PITTSBURGH (AP) — Pittsburgh Steelers chairman and co-owner Dan Rooney has stepped down as the U.S. ambassador to Ireland, a post he assumed after backing President Barack Obama's presidential campaign despite being a lifelong Republican.
The embassy in Dublin says the 80-year-old Rooney resigned Friday and returned to the United States. Press officer John Murphy said Rooney met with Irish Prime Minister Enda Kenny and President Michael Higgins during a final round of engagements this week.
Foreign Minister Eamon Gilmore hosted a farewell dinner for Rooney on Wednesday, but news of his imminent departure was kept secret, even though the resignation had been expected for some time. Murphy said the ambassador met embassy staff on Friday morning for goodbyes before heading to Dublin Airport for a flight to Pittsburgh.
Rooney, the grandson of an Irish immigrant, supported Obama in the 2008 Democratic primary and then campaigned for him.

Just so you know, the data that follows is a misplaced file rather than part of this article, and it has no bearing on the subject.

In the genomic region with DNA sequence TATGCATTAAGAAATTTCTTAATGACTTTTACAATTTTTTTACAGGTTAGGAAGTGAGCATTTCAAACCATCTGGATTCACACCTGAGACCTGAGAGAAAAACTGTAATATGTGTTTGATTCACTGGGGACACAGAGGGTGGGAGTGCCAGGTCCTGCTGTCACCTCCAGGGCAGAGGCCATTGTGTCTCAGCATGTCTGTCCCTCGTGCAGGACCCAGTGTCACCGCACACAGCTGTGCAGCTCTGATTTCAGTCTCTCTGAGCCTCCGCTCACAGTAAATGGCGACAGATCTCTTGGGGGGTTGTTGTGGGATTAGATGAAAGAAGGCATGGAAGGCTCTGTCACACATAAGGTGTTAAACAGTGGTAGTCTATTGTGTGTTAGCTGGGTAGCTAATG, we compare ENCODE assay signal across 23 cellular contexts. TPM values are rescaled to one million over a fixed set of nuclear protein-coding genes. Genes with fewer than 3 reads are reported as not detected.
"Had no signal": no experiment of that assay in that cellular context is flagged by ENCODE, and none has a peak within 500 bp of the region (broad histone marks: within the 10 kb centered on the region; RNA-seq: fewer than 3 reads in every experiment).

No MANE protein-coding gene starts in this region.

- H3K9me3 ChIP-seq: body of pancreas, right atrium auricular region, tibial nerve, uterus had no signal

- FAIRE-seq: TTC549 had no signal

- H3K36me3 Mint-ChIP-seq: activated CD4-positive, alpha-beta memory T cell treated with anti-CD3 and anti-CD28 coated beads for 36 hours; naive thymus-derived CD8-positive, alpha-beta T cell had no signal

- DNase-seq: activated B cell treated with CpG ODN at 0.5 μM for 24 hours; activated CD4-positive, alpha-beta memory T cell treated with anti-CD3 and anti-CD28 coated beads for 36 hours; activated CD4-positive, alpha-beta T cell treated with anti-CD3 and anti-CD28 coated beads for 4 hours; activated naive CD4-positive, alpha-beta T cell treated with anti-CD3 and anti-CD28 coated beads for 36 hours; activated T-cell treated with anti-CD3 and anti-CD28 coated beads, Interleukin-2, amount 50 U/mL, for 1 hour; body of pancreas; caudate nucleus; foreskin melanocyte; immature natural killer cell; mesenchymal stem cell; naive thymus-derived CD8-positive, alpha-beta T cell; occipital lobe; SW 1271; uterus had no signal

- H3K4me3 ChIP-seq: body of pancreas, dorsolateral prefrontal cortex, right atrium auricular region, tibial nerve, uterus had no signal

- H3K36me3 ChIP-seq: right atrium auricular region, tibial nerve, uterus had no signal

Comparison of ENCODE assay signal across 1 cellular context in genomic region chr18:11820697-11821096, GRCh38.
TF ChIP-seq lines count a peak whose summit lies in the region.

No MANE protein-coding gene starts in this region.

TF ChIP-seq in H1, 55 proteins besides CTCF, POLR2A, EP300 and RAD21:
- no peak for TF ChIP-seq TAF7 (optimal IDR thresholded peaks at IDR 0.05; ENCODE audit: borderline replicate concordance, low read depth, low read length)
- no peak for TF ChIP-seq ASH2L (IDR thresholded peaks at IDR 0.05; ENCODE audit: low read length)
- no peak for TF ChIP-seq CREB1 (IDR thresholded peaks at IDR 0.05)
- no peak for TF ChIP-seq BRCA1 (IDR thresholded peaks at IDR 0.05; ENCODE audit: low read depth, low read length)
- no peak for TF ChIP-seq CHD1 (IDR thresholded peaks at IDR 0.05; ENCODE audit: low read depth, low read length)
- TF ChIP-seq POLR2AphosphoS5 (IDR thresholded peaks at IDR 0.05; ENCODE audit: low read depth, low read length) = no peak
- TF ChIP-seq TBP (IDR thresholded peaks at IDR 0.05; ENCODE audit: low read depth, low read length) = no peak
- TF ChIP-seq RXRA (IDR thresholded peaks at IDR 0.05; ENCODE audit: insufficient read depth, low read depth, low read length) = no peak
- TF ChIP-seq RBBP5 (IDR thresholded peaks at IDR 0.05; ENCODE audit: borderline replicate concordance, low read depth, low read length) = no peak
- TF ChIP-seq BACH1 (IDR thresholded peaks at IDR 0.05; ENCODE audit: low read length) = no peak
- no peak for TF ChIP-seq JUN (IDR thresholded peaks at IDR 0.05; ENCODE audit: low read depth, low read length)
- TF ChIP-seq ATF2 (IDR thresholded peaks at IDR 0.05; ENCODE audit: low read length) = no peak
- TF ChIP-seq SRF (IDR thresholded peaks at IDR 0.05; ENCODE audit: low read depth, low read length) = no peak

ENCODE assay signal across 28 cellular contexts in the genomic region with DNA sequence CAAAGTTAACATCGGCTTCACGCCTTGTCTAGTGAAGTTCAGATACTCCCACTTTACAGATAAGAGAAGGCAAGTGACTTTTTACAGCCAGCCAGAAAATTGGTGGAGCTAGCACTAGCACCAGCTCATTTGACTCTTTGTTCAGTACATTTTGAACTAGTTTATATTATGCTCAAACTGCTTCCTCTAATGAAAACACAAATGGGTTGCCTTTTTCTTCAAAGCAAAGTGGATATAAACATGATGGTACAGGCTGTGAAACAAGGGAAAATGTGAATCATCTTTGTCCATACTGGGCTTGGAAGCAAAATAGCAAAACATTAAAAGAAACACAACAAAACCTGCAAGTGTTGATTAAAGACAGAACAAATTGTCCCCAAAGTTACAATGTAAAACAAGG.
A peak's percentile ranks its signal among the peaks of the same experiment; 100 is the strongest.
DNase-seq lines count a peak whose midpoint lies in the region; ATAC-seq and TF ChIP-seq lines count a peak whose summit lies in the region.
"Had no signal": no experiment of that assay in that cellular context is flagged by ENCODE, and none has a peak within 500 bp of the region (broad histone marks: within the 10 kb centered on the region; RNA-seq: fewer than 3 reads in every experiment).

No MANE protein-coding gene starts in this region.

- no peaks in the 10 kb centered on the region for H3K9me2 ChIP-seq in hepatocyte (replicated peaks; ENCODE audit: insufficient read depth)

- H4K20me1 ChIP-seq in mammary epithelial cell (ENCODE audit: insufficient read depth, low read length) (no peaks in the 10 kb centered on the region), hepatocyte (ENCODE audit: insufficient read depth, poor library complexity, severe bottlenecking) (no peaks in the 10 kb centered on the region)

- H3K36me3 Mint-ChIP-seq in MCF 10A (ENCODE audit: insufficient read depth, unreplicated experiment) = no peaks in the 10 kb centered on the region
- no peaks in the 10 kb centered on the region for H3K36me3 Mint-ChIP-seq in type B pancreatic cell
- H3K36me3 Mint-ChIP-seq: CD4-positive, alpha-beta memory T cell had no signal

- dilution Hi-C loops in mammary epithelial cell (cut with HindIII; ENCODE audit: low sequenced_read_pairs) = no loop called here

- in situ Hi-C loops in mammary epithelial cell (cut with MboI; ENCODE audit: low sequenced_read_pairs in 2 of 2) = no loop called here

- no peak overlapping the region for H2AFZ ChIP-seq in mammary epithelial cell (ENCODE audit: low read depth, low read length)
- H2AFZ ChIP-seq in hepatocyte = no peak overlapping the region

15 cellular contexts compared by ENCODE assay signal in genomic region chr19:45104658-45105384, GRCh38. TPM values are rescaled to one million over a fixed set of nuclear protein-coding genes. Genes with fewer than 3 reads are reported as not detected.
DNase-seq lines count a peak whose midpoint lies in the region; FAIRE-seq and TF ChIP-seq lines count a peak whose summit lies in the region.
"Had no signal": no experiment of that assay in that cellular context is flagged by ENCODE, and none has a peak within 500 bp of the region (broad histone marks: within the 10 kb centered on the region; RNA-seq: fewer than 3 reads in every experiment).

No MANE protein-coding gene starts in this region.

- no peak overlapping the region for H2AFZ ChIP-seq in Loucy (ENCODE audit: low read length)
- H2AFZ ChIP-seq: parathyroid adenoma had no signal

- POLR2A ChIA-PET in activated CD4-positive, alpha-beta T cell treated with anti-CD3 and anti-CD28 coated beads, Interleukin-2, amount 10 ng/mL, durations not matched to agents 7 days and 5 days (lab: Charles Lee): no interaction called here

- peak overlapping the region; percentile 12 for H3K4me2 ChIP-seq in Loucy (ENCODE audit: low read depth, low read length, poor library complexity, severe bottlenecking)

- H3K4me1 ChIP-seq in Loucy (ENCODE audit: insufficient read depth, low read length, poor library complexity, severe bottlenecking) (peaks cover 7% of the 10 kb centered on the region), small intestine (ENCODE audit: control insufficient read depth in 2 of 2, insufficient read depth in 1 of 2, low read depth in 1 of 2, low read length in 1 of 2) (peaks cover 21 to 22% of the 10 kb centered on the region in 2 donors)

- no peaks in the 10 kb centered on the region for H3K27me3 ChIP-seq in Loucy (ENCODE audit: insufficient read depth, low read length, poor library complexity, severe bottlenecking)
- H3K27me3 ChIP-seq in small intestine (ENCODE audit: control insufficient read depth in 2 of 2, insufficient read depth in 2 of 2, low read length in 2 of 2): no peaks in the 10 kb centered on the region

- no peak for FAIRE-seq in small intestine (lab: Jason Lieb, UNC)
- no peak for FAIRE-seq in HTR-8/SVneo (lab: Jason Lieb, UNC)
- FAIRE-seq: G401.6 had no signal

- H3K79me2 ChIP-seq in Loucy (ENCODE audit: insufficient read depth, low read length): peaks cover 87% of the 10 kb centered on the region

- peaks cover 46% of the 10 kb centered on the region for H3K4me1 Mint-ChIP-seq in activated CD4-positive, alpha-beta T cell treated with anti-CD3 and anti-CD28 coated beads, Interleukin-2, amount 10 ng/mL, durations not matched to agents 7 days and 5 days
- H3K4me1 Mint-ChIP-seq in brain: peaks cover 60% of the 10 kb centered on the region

In an op-ed published Friday in The Irish Times and the Pittsburgh Post-Gazette, Rooney said the relationship between the U.S. and Ireland is as strong as ever. He says the countries' common heritage and values creates a "shared kinship."
"I arrived in an Ireland that was starting to feel the effects of the global economic crisis. Over the following three years I would travel to every county meeting people from every part of Ireland and every walk of life and developed a deeper respect for the determination of the people to succeed in the face of hardship," Rooney wrote.
It's not clear what future role Rooney will have with the Pittsburgh Steelers.
His son and team president Art Rooney II told the Pittsburgh Tribune-Review that "we really haven't talked about what he wants to do when he gets back. We'll talk about that after the season."
On Saturday, Rooney and his wife Patricia reportedly plan to attend a memorial service in Milton, Mass., for their daughter Rita, who died Dec. 1.